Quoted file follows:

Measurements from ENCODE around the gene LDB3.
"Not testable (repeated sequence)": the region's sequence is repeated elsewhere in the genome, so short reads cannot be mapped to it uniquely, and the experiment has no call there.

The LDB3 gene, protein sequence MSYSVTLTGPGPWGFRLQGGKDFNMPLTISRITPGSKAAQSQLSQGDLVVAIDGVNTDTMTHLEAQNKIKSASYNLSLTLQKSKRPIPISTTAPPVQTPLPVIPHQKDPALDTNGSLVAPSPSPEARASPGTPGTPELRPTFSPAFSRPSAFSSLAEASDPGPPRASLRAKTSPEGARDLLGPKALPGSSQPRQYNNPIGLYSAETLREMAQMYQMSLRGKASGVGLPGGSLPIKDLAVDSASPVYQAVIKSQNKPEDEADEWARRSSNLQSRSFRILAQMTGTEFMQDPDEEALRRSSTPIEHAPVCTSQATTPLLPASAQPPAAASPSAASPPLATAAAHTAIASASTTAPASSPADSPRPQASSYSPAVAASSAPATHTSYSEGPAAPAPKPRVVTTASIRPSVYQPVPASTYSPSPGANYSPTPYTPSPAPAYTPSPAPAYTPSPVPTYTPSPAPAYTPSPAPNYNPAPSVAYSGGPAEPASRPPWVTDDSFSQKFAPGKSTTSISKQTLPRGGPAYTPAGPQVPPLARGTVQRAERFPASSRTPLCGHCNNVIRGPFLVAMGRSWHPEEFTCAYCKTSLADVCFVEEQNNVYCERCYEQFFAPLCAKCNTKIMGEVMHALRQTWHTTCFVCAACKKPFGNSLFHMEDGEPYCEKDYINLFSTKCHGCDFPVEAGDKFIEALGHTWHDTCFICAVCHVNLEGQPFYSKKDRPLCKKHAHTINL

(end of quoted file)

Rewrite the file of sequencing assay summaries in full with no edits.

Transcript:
Measurements from ENCODE around the gene LDB3.
"Not testable (repeated sequence)": the region's sequence is repeated elsewhere in the genome, so short reads cannot be mapped to it uniquely, and the experiment has no call there.

The LDB3 gene, protein sequence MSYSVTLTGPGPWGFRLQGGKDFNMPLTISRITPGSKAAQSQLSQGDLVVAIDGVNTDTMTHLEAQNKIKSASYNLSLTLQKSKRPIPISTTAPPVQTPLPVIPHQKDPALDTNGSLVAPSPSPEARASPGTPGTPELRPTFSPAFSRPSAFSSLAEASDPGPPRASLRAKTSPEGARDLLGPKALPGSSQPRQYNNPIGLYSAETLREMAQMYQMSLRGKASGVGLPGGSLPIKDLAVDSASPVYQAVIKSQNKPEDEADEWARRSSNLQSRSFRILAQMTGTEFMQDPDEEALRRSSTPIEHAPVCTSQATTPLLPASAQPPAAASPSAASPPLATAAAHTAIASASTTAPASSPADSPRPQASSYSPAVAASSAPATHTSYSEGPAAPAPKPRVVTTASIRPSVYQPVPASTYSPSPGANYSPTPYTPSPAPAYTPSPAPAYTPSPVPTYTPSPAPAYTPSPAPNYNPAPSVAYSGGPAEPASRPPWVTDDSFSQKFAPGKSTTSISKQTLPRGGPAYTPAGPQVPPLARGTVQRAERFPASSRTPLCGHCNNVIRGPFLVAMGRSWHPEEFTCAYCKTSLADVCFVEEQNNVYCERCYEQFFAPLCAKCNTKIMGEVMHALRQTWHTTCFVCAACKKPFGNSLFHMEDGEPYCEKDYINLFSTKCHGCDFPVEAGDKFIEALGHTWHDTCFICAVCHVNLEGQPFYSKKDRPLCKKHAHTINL